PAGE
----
Labour leader Sir Keir Starmer made the claim at Prime Minister’s Questions as the focus switched to the Treausury after Sir Kevan Collins resigned last week as Education Recovery Commissioner.
The Yorkshire Post also has it on authority that the Chancellor, MP for Richmond, was present at meetings with Sir Kevan before deciding to limit funding to £1.5bn for extra tutoring, bringing the total of extra resources to £3bn
This has not been denied by the Treasury press office, or Mr Sunak’s special advisor, after The Yorkshire Post asked a series of questions about the Chancellor’s role in the decision and for an on-the-record justification.
They have declined to set out the ‘value for money’ criteria that was used by the Chancellor and how this differed from any economic appraisal that Sir Kevan submitted.
In his resignation letter, Sir Kevan – a long-standing ally of Boris Johnson – claimed that the Government’s decision fell “far short of what is needed” and that the total long-term cost to the country from lost learning could be as great as £100bn.
An advisor to Mr Sunak has indicated there was no evidence to justify Sir Kevan’s plan to extend the school day – and that the plan lacked the backing of the teaching unions. They also cited the importance of collective responsibility on the Government’s part.
A Treasury spokesperson said: “The Government is committed to ensuring that children do not lose out on their education because of the pandemic – that is why we have announced over £3bn of additional funding to help pupils catch up.
“We have focussed this spending on what we know will be most effective to help our children’s learning, and we are confident that this unprecedented support will make a transformational difference to their lives.”
The spokesperson declined to elaborate on what happens next – or whether the buck for ‘levelling up’ policy, and funding, stops with the Prime Minister or the Treasury.
But Sir Keir, speaking at PMQs, warned Mr Johnson that children from “disadvantaged background” will be left hardest hit.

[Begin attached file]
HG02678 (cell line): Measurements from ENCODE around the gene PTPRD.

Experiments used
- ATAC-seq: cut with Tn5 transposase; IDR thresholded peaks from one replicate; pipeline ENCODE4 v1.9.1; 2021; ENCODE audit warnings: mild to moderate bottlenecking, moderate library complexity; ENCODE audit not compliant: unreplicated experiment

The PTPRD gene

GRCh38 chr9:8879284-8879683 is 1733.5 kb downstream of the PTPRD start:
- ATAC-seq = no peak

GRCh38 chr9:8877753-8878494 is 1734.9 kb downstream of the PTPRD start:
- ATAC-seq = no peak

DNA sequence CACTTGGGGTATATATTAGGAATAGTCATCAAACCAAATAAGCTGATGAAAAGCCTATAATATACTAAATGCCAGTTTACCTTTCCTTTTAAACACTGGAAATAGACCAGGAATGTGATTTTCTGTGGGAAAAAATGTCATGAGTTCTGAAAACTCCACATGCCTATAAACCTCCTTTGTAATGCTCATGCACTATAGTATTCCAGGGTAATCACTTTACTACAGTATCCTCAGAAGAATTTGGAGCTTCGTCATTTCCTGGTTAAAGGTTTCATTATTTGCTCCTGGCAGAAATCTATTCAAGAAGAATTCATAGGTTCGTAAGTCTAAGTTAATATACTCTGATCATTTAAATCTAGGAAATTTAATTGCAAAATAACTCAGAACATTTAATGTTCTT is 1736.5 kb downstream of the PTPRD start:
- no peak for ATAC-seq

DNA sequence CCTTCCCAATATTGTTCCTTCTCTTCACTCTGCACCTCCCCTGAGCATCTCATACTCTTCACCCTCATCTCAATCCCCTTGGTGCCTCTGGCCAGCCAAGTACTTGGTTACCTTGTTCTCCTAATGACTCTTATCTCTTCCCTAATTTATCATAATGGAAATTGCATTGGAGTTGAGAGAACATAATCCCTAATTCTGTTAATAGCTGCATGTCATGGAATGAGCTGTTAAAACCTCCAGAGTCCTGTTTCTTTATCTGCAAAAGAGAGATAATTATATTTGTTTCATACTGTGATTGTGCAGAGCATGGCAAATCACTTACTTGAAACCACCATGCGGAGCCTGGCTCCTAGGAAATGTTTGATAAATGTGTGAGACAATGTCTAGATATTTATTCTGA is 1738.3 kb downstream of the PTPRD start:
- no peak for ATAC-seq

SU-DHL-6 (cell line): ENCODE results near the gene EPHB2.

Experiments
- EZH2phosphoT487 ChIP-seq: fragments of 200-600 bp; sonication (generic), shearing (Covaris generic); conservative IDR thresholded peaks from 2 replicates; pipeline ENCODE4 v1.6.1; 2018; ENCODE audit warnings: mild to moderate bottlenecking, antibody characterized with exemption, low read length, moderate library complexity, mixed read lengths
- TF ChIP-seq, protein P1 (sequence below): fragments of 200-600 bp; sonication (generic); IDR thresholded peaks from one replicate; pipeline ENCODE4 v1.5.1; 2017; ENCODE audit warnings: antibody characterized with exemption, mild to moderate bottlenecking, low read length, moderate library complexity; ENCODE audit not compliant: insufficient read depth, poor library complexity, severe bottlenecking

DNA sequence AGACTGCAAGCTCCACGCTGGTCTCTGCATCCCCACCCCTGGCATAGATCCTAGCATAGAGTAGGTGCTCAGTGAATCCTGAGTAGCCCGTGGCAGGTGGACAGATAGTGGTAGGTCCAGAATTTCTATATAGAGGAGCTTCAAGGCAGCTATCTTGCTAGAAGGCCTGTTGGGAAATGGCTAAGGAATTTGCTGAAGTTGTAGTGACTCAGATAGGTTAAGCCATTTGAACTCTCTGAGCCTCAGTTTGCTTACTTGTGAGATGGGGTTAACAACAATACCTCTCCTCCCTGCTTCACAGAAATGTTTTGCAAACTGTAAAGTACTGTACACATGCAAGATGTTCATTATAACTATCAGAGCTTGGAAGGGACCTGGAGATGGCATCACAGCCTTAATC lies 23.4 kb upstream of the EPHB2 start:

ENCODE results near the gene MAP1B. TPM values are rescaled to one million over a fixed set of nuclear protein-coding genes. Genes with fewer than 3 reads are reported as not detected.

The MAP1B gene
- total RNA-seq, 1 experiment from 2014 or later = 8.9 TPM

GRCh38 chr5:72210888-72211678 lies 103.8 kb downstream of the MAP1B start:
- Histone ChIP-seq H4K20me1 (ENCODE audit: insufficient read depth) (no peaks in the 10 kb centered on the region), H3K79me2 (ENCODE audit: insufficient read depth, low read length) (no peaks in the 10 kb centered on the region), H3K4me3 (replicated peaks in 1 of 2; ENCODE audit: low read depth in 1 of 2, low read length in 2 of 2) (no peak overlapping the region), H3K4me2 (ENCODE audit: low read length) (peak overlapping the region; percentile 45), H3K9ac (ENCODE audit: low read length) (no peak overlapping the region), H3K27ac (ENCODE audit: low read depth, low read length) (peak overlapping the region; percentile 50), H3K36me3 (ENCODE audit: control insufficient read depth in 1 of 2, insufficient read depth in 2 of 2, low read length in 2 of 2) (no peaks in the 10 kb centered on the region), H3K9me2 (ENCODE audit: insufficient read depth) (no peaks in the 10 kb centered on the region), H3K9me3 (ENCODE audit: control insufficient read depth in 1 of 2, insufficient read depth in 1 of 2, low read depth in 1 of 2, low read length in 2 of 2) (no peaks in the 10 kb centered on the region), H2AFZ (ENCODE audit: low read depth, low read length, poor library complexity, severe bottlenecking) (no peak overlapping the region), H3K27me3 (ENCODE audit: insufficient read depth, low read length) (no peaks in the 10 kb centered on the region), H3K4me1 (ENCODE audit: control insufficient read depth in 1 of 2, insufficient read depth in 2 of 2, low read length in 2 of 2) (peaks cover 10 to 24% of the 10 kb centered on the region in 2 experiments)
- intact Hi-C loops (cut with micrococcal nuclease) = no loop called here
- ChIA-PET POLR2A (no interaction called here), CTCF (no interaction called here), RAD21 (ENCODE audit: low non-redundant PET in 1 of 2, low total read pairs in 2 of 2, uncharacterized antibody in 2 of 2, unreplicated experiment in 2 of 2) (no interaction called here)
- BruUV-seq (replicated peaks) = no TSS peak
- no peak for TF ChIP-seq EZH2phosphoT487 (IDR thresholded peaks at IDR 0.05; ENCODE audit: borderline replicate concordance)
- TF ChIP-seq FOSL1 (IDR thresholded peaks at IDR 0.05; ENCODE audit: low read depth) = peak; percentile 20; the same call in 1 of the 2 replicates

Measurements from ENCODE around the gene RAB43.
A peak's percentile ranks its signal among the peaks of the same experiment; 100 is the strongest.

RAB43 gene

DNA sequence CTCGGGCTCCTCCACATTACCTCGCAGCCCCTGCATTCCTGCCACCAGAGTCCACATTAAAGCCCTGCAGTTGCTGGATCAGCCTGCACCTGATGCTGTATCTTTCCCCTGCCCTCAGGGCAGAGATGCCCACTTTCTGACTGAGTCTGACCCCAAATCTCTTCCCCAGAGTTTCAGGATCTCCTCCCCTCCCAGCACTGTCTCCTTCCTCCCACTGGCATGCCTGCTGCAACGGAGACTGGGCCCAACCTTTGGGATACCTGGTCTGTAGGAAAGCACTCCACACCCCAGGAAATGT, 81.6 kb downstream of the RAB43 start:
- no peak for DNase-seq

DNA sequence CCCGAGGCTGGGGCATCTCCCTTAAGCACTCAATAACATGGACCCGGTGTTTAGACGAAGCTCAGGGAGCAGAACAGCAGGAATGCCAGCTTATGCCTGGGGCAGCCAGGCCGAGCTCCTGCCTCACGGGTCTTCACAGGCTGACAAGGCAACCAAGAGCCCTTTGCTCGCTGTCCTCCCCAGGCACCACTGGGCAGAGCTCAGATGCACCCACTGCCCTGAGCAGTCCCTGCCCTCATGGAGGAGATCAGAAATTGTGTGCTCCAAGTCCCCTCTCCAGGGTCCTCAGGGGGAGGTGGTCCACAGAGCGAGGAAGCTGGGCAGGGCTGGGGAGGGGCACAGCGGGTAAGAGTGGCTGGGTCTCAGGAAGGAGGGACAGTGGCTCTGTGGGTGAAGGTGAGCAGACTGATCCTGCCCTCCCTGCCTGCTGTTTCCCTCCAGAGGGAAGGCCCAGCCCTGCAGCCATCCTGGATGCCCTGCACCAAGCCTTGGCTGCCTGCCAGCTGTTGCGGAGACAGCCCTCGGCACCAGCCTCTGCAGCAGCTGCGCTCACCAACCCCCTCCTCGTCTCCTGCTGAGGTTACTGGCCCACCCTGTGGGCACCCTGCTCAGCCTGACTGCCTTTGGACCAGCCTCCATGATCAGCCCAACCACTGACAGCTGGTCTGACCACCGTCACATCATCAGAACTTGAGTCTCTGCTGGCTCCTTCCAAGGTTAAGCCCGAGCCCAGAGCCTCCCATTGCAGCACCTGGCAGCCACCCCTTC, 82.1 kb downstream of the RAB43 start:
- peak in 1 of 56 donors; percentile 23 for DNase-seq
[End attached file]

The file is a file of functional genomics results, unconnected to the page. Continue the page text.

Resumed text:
“The Chancellor’s decision - I assume it was the Chancellor’s decision, it always is - to hold back the investment that is needed is a completely false economy, as the long-term costs are likely to be at least £100bn,” he said.
Sir Keir said the total funding of £3bn equated to “£310 per child over four years”, and added: “The US has a catch-up plan worth £1,600 per child, and in the Netherlands it is £2,500.”
In response, Mr Johnson said: “This is a £3bn catch-up plan, just for starters, and it includes the biggest programme of tuition... anywhere in the world.”
Meanwhile Dr Catherine Davies, Associate Professor in Language Development from the University of Leeds, highlighted new research which reveals a child who regularly attended two days a week during lockdown learned on average 48 more new words than those that didn’t – and the effect was more pronounced among children from disadvantaged backgrounds.
Dr Davies said: “The youngest children in our education systems must not be forgotten when the Government allocates funding for the Covid recovery.
“The skills and experiences that early years education nurtures in children are the foundations for success throughout their time at school and beyond.”
PM challenged over levelling up’s “markers of success”
BORIS Johnson cited a £640bn programme of investment to transform “people’s lives, hopes and opportunities” after being challenged by Huddersfield MP Barry Sheerman to define his levelling up policy’s “markers of success”.
“We believe that there is talent, genius and flair around the whole country but opportunity is not evenly distributed. That is our ambition and that is what we are doing with our campaign for levelling up,” said the Prime Minister.
Last week Lord Gus O’Donnell, a former Cabinet Secretary who served three prime ministers, called for a skills-led focus to the policy.
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